The Ohio State University today joined the newly launched University Climate Change Coalition, or UC3, an alliance of 13 leading North American research universities that will create a collaborative model to help local communities achieve their climate goals and accelerate the transition to a low-carbon future.
In launching UC3, an initial group of universities from the United States, Canada and Mexico has committed to mobilize their resources and expertise to accelerate local and regional climate action in partnership with businesses, cities and states. All UC3 members have pledged to reduce their institutional carbon footprints, with commitments ranging from making more climate-friendly investments to becoming operationally carbon neutral.
In 2015, Ohio State established strategic sustainability goals to guide the university into the future in its core areas of collaborative teaching, pioneering research, comprehensive outreach and innovative operations. Specific to Ohio State’s carbon footprint is a goal to achieve carbon neutrality by 2050 and another to reduce total campus building energy consumption by 25 percent by 2025.
In pursuit of its carbon-neutrality goal, the university has reduced its emissions by 4.8 percent since 2015, despite increasing student enrollment of nearly 2 percent during the same time frame. In addition to energy efficiency measures implemented across the university, renewable wind energy accounts for 20 percent of the university’s total purchased electricity.
In a study of 420 employees representing a wide variety of occupations and work settings at three organizations, researchers found that commitments that workers no longer had were still lingering in their minds. While these effects could be positive or negative, the study revealed that many employees harbor negative feelings about long-gone obligations that their supervisors may not realize.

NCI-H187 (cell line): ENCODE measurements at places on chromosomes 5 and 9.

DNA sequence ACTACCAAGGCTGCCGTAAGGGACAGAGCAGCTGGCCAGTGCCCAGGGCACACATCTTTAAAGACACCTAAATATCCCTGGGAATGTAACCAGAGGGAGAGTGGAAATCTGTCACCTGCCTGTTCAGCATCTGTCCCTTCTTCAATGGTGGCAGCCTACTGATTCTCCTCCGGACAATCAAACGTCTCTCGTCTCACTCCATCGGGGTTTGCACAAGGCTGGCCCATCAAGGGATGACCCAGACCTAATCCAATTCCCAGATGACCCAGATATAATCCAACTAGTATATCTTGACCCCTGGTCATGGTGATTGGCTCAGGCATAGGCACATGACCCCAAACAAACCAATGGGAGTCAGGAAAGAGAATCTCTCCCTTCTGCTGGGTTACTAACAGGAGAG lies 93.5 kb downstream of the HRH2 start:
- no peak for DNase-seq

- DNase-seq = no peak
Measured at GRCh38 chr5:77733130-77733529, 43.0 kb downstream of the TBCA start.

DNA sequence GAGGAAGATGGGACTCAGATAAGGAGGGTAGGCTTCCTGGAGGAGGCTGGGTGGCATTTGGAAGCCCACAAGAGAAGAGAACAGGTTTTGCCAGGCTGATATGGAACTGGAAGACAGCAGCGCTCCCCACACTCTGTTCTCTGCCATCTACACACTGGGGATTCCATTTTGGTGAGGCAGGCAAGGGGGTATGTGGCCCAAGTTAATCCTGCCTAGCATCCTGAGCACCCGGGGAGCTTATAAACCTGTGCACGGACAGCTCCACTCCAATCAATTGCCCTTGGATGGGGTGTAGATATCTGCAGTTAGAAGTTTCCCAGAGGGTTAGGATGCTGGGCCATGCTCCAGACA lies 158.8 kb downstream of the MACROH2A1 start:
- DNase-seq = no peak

The research involved surveys of employees at a health care facility, a financial institution and a large, unionized manufacturing plant. As this was an exploratory study, the researchers asked employees just two questions: The first asked participants to describe in a few words a specific thing that they were committed to at work but were not anymore. The second asked them to say why they no longer had that commitment.
After reading the responses, the researchers sorted them into 11 broad reasons for why commitments ended. The most common was changes in work circumstances, which included about 30 percent of all responses. This could involve changed jobs or positions or shifted responsibilities.
The second most common reason, cited 16 percent of the time, was over-commitment. This included conflicting responsibilities or there simply not being enough time or capacity to fulfill all of one’s obligations.
The study appears online in the journal Academy of Management Discoveries.
If this winter finds you stressed out and fighting a sinus infection, then you know something of what coral will endure in the face of climate change.
They don’t have sinuses, but these colorful aquatic animals do actually make mucus—“coral snot” is a thing—and the balance of different species of bacteria living in their mucus is very important, because it functions as an ad hoc immune system, keeping the coral healthy by keeping unfriendly bacteria at bay.